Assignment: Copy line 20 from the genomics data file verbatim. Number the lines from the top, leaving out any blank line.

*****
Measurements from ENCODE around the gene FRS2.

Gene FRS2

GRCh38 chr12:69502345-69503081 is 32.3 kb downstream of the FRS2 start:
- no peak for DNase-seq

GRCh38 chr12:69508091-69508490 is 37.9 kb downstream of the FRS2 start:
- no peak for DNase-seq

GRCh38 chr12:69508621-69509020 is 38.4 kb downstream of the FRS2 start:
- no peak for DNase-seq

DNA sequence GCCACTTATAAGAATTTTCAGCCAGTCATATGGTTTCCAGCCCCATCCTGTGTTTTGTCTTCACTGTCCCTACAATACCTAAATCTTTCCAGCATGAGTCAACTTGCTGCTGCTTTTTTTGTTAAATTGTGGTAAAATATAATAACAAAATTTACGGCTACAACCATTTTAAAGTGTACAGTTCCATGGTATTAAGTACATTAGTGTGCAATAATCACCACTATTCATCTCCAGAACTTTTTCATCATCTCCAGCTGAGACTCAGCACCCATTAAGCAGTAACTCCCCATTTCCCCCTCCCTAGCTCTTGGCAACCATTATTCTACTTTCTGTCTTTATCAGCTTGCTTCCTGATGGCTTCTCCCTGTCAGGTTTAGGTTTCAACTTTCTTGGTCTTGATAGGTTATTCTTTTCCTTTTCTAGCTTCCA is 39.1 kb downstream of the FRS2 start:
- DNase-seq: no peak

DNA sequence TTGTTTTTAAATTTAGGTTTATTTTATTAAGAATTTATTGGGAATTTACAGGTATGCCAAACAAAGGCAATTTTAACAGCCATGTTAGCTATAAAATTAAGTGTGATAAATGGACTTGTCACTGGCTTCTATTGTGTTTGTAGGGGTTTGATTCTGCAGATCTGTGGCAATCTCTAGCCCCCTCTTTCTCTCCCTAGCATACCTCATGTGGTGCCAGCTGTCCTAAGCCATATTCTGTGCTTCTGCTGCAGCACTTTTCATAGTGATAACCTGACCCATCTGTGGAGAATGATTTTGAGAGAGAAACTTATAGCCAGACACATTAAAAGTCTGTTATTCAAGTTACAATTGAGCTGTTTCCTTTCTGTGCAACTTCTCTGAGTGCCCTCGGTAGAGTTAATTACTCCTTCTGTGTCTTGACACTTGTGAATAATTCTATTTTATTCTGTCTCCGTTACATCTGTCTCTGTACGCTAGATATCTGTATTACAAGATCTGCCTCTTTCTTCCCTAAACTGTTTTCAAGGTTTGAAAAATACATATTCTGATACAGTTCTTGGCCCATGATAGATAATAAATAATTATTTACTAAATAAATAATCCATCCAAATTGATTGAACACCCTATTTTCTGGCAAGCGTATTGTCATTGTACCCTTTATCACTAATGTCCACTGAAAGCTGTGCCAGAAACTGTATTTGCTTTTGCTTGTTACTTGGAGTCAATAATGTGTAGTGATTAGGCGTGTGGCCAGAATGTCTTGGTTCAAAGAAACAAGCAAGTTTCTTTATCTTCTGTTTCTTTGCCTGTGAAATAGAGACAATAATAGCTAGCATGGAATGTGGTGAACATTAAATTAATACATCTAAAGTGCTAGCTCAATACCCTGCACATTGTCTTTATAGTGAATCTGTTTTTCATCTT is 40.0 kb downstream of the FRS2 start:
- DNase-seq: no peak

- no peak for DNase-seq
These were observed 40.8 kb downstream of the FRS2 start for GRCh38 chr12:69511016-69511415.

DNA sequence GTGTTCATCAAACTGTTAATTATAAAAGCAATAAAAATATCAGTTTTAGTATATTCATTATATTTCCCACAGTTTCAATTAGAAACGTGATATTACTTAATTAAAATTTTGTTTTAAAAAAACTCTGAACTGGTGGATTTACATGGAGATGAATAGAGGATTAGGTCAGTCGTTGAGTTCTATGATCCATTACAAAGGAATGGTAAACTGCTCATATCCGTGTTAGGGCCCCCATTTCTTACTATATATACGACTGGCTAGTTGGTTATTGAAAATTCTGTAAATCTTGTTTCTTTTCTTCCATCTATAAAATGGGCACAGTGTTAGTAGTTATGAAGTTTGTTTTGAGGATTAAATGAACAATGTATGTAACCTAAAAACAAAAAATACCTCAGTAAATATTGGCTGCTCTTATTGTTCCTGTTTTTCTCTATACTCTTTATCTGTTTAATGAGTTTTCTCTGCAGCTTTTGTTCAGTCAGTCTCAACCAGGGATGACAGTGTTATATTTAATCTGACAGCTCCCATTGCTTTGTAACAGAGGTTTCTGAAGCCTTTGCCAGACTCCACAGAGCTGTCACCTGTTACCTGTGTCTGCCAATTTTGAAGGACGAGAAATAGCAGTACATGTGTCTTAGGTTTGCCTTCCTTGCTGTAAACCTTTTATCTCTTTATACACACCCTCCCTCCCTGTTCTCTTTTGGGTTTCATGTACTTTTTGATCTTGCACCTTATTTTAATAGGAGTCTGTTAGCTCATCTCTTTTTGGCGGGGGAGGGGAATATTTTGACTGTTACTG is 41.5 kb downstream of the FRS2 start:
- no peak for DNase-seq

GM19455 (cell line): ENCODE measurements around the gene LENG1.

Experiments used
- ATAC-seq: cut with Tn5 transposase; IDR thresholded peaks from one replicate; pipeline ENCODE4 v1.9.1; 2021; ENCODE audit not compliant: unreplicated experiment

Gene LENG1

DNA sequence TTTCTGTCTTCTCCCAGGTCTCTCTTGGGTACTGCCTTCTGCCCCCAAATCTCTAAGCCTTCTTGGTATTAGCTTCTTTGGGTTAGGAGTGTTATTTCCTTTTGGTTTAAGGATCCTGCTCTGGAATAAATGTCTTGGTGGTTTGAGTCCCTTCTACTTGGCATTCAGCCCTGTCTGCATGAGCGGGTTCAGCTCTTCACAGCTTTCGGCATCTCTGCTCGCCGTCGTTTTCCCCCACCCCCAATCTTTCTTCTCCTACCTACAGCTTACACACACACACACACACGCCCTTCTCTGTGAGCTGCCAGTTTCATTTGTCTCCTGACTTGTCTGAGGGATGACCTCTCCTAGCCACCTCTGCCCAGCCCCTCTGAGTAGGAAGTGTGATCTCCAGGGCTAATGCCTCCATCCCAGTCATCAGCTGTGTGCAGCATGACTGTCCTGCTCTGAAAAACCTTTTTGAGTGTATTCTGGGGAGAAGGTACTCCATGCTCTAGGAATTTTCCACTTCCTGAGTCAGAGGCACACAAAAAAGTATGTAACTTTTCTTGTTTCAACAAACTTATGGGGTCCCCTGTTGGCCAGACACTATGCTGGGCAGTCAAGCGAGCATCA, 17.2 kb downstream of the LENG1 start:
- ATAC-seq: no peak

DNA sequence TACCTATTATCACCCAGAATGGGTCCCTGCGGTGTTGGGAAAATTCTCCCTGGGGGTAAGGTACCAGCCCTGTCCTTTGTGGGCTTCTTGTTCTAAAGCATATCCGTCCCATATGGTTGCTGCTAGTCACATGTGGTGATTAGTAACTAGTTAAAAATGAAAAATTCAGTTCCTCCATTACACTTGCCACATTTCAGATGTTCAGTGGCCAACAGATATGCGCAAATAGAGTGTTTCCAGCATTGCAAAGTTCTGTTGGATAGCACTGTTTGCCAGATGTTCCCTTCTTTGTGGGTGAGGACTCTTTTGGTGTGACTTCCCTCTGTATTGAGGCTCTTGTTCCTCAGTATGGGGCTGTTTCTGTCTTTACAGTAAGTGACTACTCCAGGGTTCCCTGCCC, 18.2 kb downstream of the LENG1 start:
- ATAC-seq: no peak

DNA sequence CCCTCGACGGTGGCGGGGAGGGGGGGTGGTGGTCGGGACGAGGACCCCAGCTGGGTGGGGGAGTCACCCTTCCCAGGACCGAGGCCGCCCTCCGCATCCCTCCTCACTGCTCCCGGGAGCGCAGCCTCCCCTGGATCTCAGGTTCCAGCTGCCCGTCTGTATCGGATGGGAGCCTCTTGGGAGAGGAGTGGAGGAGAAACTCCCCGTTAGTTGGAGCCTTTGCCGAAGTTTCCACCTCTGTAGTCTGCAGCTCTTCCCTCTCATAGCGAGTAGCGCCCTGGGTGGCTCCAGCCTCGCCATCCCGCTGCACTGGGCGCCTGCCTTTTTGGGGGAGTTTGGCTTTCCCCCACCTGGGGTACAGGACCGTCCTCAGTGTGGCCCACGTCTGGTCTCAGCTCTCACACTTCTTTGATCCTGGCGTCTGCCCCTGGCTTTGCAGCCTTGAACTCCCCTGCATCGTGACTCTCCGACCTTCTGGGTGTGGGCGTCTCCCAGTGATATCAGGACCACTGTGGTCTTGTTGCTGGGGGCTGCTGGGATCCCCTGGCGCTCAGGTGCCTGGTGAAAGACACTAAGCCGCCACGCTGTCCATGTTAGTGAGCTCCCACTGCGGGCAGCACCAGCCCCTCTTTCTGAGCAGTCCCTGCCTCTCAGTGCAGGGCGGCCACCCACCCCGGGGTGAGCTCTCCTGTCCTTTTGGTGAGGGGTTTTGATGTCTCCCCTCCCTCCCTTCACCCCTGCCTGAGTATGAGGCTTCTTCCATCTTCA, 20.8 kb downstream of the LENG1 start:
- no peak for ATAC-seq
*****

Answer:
Gene LENG1